Tallassee (also “Talassee,” “Talisi,” “Tellassee,” and various similar spellings) is a prehistoric and historic Native American site in Blount County and Monroe County, Tennessee, in the southeastern United States. Tallassee was the southernmost of a string of Overhill Cherokee villages that spanned the lower Little Tennessee River in the 18th century. Although it receives scant attention in primary historical accounts, Tallassee is one of the few Overhill towns to appear on every major 18th-century map of the Little Tennessee Valley.
Abikakutchee was another Upper Creek Indian town located in Talladega County. The site was first recorded on maps in 1733 and a census in 1760 listed 130 Indian warriors living there.
Abihka was one of the four mother towns of the Muscogee Creek confederacy. It is now a ceremonial ground in Okmulgee County, Oklahoma. Abihka is also sometimes used to refer to all Upper Creek (or Muscogee) peoples.
When Alabama was first established as part of the Mississippi Territory in the early nineteenth century, the vast majority of the land belonged to the American Indian Creek Indian Confederacy, and most of the Native American towns and villages in Alabama were inhabited by the Creeks.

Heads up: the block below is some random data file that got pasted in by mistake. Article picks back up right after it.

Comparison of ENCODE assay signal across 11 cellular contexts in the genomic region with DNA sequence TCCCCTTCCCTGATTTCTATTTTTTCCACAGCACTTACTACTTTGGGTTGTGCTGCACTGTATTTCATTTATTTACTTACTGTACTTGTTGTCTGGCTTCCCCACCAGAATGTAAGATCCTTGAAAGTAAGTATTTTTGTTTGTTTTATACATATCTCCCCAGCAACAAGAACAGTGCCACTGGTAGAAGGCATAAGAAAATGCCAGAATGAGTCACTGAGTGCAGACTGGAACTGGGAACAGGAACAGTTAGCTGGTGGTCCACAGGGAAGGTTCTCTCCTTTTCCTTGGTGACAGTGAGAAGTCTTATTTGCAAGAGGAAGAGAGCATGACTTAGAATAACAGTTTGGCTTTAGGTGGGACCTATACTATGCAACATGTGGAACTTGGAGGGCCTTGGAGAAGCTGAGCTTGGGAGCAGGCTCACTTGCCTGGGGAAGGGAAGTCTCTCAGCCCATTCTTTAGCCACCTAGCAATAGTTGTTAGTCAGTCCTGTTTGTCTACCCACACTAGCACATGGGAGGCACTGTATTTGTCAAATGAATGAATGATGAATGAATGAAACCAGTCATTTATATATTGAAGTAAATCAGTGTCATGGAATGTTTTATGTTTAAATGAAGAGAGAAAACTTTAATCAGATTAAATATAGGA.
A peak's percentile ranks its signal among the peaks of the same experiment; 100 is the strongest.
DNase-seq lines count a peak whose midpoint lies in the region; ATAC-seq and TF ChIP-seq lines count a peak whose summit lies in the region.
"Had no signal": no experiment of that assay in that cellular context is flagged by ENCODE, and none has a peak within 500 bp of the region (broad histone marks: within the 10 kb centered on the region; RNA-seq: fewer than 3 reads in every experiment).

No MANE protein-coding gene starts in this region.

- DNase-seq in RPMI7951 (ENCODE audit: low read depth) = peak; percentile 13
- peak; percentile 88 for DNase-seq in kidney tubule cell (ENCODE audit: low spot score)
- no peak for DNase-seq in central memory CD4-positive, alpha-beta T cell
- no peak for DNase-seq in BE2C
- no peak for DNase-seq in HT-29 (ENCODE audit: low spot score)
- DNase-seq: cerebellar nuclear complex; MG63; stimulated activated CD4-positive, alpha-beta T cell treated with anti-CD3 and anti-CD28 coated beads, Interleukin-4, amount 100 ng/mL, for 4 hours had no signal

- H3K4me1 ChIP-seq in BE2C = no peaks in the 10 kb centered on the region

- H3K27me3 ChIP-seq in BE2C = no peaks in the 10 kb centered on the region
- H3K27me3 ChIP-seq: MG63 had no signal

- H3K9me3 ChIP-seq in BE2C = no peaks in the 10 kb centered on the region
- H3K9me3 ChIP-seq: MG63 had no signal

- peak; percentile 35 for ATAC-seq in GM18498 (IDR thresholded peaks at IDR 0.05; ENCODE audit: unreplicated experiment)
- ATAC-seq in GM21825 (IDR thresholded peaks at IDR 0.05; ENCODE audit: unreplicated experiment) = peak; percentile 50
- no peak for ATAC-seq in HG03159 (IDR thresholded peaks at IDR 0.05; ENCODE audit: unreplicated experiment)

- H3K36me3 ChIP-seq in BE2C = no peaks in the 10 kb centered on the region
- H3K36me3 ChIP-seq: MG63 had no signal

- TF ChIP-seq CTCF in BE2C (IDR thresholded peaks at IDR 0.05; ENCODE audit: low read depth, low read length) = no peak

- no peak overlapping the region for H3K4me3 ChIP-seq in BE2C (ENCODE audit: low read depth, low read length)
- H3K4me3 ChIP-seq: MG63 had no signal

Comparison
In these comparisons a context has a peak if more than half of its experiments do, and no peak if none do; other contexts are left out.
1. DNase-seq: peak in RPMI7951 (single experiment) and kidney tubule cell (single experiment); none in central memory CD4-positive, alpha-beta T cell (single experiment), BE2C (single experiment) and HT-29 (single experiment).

Indian towns and settlement patterns were recorded in the accounts of travelers who visited them. Much of this information has been gleaned from:
(1)Aboriginal Towns In Alabama, Handbook of the Alabama Anthropological Society, 1920, and
(2)Swanton, John R., Early History of the Creek Indians and Their Neighbors. Pub. Smithsonian Institution, Bureau of American Ethnology, Bulletin 73. Washington, 1922.
Indian Villages in Alabama ALABAMA INDIAN VILLAGES, TOWNS AND SETTLEMENTS INDEX PAGE Alabama has been the home of indigenous peoples for thousands of years. Over 100 Indian villages and towns have been identified and research leads to believe there are many more not yet identified. Our research is ongoing therefore you must consider there […]